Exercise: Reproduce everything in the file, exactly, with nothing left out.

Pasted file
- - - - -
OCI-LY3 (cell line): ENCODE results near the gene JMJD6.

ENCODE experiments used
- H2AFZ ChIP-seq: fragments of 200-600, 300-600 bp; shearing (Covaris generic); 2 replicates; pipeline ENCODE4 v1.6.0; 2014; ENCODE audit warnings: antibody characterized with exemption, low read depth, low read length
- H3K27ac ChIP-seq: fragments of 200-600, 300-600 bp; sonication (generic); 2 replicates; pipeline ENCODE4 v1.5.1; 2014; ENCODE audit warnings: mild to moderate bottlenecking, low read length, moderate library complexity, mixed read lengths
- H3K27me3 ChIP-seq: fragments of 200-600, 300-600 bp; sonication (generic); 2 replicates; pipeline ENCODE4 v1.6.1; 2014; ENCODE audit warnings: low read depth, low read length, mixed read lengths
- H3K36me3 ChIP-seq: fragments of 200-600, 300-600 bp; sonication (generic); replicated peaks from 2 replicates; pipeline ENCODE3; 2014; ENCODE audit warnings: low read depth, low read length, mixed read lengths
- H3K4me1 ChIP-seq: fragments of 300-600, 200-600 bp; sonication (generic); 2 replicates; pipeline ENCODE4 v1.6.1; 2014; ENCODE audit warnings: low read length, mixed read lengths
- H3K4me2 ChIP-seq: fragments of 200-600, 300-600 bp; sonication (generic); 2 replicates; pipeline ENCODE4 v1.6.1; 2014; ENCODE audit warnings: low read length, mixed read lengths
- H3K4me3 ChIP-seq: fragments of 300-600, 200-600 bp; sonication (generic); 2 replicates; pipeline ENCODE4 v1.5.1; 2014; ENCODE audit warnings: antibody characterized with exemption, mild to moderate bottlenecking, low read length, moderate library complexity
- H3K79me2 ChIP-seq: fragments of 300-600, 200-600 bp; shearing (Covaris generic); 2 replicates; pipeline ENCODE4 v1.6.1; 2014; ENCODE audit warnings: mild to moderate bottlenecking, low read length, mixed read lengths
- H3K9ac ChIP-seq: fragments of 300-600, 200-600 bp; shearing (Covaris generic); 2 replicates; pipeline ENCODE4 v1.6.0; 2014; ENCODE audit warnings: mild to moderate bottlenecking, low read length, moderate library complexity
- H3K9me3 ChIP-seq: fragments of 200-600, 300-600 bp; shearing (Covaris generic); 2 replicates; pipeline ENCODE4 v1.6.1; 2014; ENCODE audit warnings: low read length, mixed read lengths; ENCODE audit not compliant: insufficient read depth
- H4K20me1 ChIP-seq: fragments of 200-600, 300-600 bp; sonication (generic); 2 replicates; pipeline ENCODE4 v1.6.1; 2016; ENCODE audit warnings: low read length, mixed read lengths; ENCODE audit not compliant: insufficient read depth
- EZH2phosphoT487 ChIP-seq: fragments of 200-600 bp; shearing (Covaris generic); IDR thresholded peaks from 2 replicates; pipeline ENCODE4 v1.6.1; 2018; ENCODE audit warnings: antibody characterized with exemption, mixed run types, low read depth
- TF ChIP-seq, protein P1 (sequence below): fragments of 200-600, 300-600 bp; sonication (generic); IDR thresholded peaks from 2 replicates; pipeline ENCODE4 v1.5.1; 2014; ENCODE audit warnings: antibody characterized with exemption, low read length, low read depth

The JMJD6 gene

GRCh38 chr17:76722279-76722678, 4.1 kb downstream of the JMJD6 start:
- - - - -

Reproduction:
OCI-LY3 (cell line): ENCODE results near the gene JMJD6.

ENCODE experiments used
- H2AFZ ChIP-seq: fragments of 200-600, 300-600 bp; shearing (Covaris generic); 2 replicates; pipeline ENCODE4 v1.6.0; 2014; ENCODE audit warnings: antibody characterized with exemption, low read depth, low read length
- H3K27ac ChIP-seq: fragments of 200-600, 300-600 bp; sonication (generic); 2 replicates; pipeline ENCODE4 v1.5.1; 2014; ENCODE audit warnings: mild to moderate bottlenecking, low read length, moderate library complexity, mixed read lengths
- H3K27me3 ChIP-seq: fragments of 200-600, 300-600 bp; sonication (generic); 2 replicates; pipeline ENCODE4 v1.6.1; 2014; ENCODE audit warnings: low read depth, low read length, mixed read lengths
- H3K36me3 ChIP-seq: fragments of 200-600, 300-600 bp; sonication (generic); replicated peaks from 2 replicates; pipeline ENCODE3; 2014; ENCODE audit warnings: low read depth, low read length, mixed read lengths
- H3K4me1 ChIP-seq: fragments of 300-600, 200-600 bp; sonication (generic); 2 replicates; pipeline ENCODE4 v1.6.1; 2014; ENCODE audit warnings: low read length, mixed read lengths
- H3K4me2 ChIP-seq: fragments of 200-600, 300-600 bp; sonication (generic); 2 replicates; pipeline ENCODE4 v1.6.1; 2014; ENCODE audit warnings: low read length, mixed read lengths
- H3K4me3 ChIP-seq: fragments of 300-600, 200-600 bp; sonication (generic); 2 replicates; pipeline ENCODE4 v1.5.1; 2014; ENCODE audit warnings: antibody characterized with exemption, mild to moderate bottlenecking, low read length, moderate library complexity
- H3K79me2 ChIP-seq: fragments of 300-600, 200-600 bp; shearing (Covaris generic); 2 replicates; pipeline ENCODE4 v1.6.1; 2014; ENCODE audit warnings: mild to moderate bottlenecking, low read length, mixed read lengths
- H3K9ac ChIP-seq: fragments of 300-600, 200-600 bp; shearing (Covaris generic); 2 replicates; pipeline ENCODE4 v1.6.0; 2014; ENCODE audit warnings: mild to moderate bottlenecking, low read length, moderate library complexity
- H3K9me3 ChIP-seq: fragments of 200-600, 300-600 bp; shearing (Covaris generic); 2 replicates; pipeline ENCODE4 v1.6.1; 2014; ENCODE audit warnings: low read length, mixed read lengths; ENCODE audit not compliant: insufficient read depth
- H4K20me1 ChIP-seq: fragments of 200-600, 300-600 bp; sonication (generic); 2 replicates; pipeline ENCODE4 v1.6.1; 2016; ENCODE audit warnings: low read length, mixed read lengths; ENCODE audit not compliant: insufficient read depth
- EZH2phosphoT487 ChIP-seq: fragments of 200-600 bp; shearing (Covaris generic); IDR thresholded peaks from 2 replicates; pipeline ENCODE4 v1.6.1; 2018; ENCODE audit warnings: antibody characterized with exemption, mixed run types, low read depth
- TF ChIP-seq, protein P1 (sequence below): fragments of 200-600, 300-600 bp; sonication (generic); IDR thresholded peaks from 2 replicates; pipeline ENCODE4 v1.5.1; 2014; ENCODE audit warnings: antibody characterized with exemption, low read length, low read depth

The JMJD6 gene

GRCh38 chr17:76722279-76722678, 4.1 kb downstream of the JMJD6 start: